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Mining Data From the Field
The most overlooked use of CRM applications involves examining data collected by field service reps.
Posted Mar 28, 2001
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The array of technology and software for the data mining/data warehousing functionality has grown enormously over the last several years. There remains, however, a real need for data mining and warehousing in the after-sales service portion of the CRM infrastructure. Once products are sold and installed, there is an extremely interesting and highly valuable data set that begins to emerge. Even basic products garner information about the sale and initial warranty if the customer fills out and returns a warranty card. Additional information regarding the purchase of a maintenance and service contract is also very useful. High-tech products might include information dealing with installation, service requests for preventive maintenance, predictive maintenance or emergency failures, and requests for moves, additions and changes in configuration or location.

The service engineer tends to be the most knowledgeable about present and emerging customer requirements and needs. While the sales and marketing staff is most involved with the customer before the sale, a relationship with ser-vice personnel continues well beyond the sale. The ideal marketing and sales team, particularly in high-tech areas such as information technology, office automation and copiers, telecommunications and medical technology, all recognize that its experienced service engineers are the best sources of information about a customer's operating structure, current experience and future product needs and requirements. However, this information, which has great strategic value, is often overlooked while developing CRM specifications for data warehousing and mining.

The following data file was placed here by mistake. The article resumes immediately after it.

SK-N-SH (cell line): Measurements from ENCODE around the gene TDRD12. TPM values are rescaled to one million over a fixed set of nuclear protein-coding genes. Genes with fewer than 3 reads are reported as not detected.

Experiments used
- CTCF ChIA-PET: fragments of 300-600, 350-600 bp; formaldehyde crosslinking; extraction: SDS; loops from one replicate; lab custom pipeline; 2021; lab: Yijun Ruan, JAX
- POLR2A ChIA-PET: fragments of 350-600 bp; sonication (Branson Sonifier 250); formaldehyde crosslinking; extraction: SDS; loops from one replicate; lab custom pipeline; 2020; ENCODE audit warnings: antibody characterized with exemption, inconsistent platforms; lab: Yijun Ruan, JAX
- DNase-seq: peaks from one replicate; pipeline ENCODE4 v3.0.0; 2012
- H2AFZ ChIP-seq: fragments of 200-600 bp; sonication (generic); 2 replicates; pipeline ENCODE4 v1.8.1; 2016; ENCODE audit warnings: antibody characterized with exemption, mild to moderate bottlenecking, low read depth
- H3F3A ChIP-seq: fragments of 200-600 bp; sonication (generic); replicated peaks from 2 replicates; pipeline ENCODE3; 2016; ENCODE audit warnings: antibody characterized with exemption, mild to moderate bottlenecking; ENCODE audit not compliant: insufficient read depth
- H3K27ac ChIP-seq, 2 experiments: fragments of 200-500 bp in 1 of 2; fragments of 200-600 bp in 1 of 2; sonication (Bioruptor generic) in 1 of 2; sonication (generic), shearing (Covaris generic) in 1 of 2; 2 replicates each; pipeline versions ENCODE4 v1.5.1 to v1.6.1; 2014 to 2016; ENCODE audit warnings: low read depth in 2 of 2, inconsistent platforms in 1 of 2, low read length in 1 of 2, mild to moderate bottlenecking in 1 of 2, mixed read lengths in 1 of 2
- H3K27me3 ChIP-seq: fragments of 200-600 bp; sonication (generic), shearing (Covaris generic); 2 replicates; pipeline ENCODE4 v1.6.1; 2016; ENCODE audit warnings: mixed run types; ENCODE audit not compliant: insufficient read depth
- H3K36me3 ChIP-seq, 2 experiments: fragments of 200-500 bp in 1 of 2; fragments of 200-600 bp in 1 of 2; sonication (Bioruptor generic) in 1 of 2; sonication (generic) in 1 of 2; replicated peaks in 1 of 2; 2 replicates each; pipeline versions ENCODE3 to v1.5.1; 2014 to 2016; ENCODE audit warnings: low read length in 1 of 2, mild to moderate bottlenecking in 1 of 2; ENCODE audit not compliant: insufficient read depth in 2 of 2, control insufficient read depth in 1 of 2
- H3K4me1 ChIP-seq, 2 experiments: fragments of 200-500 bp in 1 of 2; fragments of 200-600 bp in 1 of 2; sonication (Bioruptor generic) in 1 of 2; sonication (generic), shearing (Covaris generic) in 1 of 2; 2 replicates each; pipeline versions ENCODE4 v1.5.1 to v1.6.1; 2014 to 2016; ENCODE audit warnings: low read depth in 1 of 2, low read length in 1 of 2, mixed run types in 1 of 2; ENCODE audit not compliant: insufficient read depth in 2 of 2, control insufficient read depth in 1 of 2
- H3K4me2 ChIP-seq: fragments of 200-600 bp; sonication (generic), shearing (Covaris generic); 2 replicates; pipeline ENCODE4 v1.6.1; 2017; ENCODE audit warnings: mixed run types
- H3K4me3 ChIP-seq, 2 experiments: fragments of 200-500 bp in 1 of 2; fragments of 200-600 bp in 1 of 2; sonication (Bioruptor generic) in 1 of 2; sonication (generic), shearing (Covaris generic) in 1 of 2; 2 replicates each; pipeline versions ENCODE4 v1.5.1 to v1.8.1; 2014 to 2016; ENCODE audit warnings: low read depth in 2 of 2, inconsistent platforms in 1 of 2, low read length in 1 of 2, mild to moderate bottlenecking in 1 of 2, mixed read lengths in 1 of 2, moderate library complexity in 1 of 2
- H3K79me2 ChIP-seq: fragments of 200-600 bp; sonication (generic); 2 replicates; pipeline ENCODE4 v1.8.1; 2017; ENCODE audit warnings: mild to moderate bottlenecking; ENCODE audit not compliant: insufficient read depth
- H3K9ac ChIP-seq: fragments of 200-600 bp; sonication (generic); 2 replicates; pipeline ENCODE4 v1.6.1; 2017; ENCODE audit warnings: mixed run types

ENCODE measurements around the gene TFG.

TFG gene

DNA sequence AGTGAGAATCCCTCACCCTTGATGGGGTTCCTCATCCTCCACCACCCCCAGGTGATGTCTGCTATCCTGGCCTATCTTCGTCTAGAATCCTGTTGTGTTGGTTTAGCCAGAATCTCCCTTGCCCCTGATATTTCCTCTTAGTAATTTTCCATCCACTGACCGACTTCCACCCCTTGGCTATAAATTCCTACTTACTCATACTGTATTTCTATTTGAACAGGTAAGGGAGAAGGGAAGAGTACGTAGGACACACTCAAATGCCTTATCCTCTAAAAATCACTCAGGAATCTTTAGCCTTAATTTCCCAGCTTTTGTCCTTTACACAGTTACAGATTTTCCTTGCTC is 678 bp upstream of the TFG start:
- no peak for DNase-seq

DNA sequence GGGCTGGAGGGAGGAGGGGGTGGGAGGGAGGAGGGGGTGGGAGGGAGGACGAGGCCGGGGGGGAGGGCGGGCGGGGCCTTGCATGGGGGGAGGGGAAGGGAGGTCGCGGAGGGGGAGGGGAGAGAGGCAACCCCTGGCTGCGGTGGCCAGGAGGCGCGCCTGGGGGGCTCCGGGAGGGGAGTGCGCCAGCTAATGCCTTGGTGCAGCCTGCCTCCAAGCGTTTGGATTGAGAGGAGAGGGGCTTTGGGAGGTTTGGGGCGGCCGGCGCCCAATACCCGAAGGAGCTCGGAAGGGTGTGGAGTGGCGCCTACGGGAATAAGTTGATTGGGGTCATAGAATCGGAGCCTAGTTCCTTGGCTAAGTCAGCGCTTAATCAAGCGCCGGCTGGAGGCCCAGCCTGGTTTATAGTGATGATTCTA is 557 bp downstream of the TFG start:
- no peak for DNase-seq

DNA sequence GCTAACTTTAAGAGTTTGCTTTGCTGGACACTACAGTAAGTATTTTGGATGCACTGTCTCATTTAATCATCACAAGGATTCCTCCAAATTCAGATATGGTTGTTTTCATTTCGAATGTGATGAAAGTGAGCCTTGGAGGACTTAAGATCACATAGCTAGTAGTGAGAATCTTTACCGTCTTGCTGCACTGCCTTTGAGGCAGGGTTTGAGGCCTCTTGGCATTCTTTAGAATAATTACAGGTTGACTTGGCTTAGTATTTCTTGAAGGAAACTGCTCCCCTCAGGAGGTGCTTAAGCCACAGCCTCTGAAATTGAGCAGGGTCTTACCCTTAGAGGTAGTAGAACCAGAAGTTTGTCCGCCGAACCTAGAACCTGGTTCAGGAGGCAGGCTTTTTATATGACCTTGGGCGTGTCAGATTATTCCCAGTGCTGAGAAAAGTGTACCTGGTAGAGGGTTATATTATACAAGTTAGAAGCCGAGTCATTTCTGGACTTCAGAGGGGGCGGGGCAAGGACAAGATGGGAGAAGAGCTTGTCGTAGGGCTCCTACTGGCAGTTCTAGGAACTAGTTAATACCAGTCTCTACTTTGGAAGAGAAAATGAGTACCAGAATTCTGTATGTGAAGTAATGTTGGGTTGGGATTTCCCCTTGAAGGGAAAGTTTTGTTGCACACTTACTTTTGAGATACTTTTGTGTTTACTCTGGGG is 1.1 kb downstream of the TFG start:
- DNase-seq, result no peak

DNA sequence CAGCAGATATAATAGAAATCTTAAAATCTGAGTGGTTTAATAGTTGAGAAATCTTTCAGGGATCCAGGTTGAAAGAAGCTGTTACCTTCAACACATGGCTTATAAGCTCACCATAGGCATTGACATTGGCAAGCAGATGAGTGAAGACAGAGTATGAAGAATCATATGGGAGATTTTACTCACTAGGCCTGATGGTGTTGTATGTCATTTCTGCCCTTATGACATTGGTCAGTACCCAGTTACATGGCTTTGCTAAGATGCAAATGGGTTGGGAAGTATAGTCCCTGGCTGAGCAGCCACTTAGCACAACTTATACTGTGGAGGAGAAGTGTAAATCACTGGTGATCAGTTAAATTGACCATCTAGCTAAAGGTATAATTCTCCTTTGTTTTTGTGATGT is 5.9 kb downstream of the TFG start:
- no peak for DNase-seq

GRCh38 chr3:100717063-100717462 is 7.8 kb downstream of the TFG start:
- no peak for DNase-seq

To illustrate the critical value of data warehousing and mining in after-sales service, consider this simple process. For each service request:

• Record the problem and/or complaint when the call is received centrally.

• Augment this data with additional information on problems and symptoms gathered by the handling center from the customer.

• Once the service call is assigned to a field service engineer, track the call, ultimately reporting the identification of the problem and the corrective action initiated. This could include information on specific failures, need for software or hardware updates, use of service parts, as well as information on costs or the mean time between failure and repair.

If this information is carefully collected and recorded on an online real-time basis using a direct connection between the field service engineer and the central call handling facility, it is possible to build a diagnostic decision tree linking product problem and symptom to cause and corrective action.

Once this data is collected, its availability and access on a real-time basis can literally replace and significantly improve the standard manually generated diagnostics and repair manual. Having an online real-time accessible database that includes the standard data warehousing and data mining technology used in the front-end sales-based CRM practice can offer extremely valuable benefits on the field service side, including more effective control of reliability and maintainability, the ability to identify the need for predictive maintenance actions to avoid failure, reduction in the mean time to repair and a significant reduction in calls broken off in the field because of a lack of parts or skill sets.

The real bottom-line value of data warehousing and data mining on a day-to-day short run, as well as long run, lies in their applicability to the field service portion of the CRM equation.

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